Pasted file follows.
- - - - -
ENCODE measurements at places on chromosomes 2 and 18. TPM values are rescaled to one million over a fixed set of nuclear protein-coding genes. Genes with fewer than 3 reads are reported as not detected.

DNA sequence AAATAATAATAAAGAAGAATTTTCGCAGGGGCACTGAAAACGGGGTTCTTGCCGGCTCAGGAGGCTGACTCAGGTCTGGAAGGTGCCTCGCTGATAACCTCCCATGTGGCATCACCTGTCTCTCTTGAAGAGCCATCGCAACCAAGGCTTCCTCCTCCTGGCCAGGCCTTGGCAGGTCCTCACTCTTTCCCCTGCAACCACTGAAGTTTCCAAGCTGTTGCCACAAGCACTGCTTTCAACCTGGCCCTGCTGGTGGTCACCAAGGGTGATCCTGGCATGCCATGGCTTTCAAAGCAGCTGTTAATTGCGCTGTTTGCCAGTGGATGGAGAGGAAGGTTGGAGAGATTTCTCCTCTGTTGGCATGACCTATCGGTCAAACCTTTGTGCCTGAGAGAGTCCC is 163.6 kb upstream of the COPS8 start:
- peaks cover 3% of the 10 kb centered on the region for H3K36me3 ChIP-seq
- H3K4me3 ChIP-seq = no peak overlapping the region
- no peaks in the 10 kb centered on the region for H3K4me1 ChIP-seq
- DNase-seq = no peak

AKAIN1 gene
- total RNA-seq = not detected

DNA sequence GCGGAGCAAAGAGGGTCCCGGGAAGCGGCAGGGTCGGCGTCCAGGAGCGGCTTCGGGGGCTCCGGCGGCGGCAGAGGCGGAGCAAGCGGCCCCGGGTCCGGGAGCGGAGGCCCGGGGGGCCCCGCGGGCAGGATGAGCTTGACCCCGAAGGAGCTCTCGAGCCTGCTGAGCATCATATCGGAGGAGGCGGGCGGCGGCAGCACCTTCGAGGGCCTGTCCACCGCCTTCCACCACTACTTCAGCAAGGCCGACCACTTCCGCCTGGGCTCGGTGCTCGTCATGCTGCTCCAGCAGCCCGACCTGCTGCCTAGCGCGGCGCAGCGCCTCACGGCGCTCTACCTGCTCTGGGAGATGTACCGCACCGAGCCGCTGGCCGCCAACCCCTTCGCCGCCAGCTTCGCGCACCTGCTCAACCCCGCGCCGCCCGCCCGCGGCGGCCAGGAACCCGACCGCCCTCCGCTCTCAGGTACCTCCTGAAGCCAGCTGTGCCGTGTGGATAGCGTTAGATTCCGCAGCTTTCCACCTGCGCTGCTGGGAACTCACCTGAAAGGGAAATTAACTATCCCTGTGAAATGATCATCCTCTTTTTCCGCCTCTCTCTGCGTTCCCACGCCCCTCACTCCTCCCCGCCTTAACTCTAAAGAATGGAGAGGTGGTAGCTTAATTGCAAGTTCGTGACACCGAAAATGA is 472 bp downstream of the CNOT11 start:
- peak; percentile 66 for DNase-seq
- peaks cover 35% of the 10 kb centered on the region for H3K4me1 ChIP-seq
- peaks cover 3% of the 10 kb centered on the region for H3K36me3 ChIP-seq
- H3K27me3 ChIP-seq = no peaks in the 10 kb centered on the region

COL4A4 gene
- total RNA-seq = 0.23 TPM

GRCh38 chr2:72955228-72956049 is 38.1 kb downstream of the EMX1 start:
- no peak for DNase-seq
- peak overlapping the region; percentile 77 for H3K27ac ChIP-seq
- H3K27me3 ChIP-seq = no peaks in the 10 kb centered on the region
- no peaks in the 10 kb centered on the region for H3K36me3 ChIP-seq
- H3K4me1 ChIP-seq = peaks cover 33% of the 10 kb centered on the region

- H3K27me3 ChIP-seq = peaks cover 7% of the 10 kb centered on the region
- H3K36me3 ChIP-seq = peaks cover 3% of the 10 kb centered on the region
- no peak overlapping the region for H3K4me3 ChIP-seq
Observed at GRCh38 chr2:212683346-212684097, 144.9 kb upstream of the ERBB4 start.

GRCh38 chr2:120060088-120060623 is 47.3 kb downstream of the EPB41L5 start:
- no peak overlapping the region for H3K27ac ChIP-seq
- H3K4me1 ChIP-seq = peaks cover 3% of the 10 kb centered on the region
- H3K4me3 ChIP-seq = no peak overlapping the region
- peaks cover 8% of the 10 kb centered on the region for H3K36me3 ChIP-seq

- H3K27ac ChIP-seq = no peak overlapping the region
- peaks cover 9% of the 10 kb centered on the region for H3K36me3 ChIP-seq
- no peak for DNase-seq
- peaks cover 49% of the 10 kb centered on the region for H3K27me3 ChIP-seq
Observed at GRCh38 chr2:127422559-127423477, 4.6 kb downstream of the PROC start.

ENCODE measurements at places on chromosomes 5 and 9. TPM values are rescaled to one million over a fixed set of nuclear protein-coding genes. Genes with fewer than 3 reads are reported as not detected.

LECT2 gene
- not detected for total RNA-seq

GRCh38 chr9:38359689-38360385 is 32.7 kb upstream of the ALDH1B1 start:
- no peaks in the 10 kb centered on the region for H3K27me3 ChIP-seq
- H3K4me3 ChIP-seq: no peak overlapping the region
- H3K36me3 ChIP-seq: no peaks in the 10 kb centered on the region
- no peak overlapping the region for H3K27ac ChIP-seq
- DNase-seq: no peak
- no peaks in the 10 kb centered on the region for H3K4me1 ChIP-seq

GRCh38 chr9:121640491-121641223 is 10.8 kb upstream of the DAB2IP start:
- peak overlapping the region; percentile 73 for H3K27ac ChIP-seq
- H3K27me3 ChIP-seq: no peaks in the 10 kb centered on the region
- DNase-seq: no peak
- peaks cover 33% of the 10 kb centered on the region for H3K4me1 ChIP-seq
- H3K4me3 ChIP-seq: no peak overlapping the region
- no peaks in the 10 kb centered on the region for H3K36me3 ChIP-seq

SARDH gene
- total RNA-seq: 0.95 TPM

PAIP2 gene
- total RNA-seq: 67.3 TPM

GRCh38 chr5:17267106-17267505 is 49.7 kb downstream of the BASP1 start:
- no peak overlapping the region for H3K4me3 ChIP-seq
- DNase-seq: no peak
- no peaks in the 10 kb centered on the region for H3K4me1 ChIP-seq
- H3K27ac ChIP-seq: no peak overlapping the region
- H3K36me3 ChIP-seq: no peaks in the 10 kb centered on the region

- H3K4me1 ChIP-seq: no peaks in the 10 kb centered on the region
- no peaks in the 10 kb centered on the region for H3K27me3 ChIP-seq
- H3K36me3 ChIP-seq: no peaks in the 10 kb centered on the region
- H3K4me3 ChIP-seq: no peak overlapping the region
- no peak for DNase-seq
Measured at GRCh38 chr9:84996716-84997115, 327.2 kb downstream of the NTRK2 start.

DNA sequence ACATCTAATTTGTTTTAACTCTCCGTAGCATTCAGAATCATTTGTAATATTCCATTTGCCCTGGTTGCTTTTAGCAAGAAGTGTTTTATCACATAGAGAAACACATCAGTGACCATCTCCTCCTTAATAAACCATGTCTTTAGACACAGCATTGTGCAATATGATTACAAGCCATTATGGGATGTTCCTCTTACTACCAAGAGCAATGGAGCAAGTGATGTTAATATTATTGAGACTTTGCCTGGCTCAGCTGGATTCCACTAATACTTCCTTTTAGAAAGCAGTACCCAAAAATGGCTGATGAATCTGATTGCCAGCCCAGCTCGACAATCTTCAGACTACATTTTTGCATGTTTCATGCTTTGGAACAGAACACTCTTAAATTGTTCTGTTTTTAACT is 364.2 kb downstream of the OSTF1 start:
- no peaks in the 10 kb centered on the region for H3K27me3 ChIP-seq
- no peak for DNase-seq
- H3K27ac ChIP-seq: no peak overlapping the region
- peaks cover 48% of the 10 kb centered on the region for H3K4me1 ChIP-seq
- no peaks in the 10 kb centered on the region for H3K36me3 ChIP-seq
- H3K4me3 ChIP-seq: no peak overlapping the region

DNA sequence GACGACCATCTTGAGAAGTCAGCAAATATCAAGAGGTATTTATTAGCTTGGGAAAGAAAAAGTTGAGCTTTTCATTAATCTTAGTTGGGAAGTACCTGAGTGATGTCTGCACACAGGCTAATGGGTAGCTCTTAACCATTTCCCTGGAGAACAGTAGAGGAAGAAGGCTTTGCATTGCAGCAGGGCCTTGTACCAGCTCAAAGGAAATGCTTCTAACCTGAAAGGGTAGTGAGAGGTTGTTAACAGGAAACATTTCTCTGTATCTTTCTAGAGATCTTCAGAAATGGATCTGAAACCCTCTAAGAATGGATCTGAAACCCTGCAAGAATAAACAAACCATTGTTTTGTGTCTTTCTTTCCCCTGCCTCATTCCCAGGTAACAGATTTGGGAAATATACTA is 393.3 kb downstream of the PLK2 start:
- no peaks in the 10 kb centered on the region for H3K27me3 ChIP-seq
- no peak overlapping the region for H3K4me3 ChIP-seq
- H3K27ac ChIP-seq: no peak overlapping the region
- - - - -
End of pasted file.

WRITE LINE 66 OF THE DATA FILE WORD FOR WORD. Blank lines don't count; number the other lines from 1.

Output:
- H3K4me3 ChIP-seq: no peak overlapping the region